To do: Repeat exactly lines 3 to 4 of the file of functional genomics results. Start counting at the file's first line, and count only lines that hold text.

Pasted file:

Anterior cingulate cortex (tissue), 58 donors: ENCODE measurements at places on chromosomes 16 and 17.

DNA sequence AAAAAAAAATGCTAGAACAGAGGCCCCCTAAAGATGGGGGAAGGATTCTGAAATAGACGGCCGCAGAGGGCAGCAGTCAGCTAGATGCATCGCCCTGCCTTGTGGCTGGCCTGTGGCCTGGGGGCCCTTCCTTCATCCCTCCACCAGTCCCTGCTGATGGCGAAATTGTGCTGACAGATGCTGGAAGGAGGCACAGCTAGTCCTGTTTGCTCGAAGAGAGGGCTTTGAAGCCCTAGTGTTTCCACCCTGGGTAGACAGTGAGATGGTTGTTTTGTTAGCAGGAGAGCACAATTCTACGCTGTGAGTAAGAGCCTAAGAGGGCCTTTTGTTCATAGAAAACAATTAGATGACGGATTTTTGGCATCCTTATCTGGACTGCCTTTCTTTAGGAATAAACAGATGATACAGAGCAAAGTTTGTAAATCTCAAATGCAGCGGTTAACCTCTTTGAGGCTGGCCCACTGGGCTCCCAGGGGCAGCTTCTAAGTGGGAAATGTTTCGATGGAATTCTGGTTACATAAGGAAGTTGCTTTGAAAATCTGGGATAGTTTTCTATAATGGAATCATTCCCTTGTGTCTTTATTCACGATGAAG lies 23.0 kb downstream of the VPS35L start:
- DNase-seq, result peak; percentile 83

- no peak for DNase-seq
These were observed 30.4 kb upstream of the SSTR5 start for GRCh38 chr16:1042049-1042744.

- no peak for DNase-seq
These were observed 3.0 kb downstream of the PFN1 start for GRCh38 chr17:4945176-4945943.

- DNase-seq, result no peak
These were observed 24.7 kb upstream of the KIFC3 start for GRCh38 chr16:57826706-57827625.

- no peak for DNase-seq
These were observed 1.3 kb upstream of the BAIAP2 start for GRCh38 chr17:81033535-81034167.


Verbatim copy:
- DNase-seq, result peak; percentile 83

- no peak for DNase-seq